\( \displaystyle \dfrac{\hat{\pi}+z^2/2n}{1+z^2/n} \)

Note that this center is close to the MLE \(\hat{\pi}\), but it is pushed slightly toward \(1/2\), depending on the confidence and sample size. This helps the interval's coverage probability when the sample size is small, particularly when \(\pi\) is close to 0 or 1. Recall that we're using a normal approximation for \(\hat{\pi}\) with mean \(\pi\) and variance \(\pi(1-\pi)/n\). The images below illustrate how this approximation depends on values of \(\pi\) and \(n\). 

Figure 1.3

Problems arise when too much of the normal curve falls outside the (0,1) boundaries allowed for \(\pi\). In the first case, the sample size is small, but \(\pi=0.3\) is far enough away from the boundary that the normal approximation is still useful, whereas in the second case, the normal approximation is quite poor. The larger sample size in the third case decreases the variance enough to offset the small \(\pi\) value.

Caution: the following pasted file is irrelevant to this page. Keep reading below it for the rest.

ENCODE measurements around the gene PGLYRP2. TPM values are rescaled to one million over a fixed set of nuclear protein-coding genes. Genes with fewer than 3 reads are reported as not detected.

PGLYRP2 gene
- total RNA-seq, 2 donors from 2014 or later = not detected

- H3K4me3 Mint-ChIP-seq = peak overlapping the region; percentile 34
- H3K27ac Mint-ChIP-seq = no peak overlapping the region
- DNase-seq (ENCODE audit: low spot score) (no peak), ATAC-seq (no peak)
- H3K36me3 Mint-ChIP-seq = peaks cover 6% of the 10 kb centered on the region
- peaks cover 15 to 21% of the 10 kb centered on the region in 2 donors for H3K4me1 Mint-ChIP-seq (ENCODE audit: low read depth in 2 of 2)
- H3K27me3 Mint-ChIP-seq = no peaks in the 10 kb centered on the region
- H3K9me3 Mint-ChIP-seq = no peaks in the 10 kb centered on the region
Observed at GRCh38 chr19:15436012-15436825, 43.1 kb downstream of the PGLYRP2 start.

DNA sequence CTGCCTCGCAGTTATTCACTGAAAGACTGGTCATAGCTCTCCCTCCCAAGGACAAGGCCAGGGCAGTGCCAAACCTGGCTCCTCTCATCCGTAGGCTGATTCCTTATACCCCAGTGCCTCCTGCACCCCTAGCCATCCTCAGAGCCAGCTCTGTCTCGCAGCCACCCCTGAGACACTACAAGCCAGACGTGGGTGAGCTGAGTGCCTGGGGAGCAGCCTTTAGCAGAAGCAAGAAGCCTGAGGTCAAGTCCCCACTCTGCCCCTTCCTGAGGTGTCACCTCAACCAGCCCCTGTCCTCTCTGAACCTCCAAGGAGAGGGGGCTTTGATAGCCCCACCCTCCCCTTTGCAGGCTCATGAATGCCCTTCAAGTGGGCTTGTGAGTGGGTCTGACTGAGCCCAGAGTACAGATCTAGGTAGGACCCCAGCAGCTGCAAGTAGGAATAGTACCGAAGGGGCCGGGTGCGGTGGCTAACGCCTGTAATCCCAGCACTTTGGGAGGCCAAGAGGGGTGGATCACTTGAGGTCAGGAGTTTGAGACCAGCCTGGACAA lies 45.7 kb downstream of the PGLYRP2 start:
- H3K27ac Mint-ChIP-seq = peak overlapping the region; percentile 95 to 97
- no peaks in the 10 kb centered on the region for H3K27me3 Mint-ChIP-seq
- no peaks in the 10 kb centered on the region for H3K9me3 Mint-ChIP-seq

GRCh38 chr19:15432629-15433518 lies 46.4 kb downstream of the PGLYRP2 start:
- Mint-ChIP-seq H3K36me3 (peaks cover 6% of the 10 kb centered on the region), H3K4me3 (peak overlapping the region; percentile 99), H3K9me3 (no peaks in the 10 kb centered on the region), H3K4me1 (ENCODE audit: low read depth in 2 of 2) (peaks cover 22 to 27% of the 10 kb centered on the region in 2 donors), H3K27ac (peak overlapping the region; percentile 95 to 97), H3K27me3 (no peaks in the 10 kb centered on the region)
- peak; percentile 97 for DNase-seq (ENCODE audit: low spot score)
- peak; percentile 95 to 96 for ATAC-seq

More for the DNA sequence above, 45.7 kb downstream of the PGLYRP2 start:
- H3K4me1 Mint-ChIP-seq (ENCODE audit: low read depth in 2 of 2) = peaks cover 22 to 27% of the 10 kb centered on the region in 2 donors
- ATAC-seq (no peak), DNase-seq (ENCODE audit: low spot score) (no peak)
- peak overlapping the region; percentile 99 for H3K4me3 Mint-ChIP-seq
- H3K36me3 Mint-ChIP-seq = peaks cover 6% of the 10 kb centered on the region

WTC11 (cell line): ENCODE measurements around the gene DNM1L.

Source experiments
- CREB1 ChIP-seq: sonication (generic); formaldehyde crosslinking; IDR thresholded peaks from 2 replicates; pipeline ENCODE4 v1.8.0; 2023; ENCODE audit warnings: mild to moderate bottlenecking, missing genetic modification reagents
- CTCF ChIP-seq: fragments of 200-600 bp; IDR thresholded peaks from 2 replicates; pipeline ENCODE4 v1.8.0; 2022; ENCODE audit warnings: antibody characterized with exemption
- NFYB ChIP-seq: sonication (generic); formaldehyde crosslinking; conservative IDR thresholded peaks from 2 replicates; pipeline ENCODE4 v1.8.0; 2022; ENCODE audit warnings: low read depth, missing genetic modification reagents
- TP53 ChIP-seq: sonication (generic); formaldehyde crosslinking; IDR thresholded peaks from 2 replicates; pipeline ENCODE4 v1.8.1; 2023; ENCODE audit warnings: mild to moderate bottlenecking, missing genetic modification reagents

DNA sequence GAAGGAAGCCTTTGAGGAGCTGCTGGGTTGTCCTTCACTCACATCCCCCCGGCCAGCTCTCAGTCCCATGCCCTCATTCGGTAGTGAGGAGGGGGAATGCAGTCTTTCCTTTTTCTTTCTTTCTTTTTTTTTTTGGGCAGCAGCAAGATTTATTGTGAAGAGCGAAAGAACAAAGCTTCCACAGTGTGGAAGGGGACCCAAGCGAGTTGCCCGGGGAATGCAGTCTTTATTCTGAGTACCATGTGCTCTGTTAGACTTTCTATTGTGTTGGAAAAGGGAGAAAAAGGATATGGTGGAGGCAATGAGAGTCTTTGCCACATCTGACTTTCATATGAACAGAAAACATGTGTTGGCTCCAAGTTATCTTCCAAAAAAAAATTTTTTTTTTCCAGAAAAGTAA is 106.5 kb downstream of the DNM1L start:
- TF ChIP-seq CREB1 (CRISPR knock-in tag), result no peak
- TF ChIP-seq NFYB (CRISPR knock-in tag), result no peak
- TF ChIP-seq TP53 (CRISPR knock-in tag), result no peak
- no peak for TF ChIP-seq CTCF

In practice, the results of a poor normal approximation tend to be intervals that include values outside the range of (0,1), which we know cannot apply to \(\pi\). The score interval performs better than the Wald in these situations because it shifts the center of the interval closer to 0.5. Compare the score interval limits (below) to those of the Wald when applied to the smartphone data.

\( (0.1455, 0.5190) \)


ci = function(y,n,conf)
{   pi.hat = y/n
    z = qnorm(1-(1-conf)/2)
    wald = pi.hat+c(-1,1)*z*sqrt(pi.hat*(1-pi.hat)/n)
    score = (pi.hat+z^2/2/n+c(-1,1)*z*sqrt(pi.hat*(1-pi.hat)/n+z^2/4/n^2))/(1+z^2/n)
    cbind(wald, score) }

Likelihood Ratio Test and CI

Our third approach to binomial inference follows the same idea of inverting a test statistic to construct a confidence interval but utilizes the likelihood ratio test (LRT) for the binomial parameter. Recall the likelihood function for \(Y\sim Bin(n,\pi)\):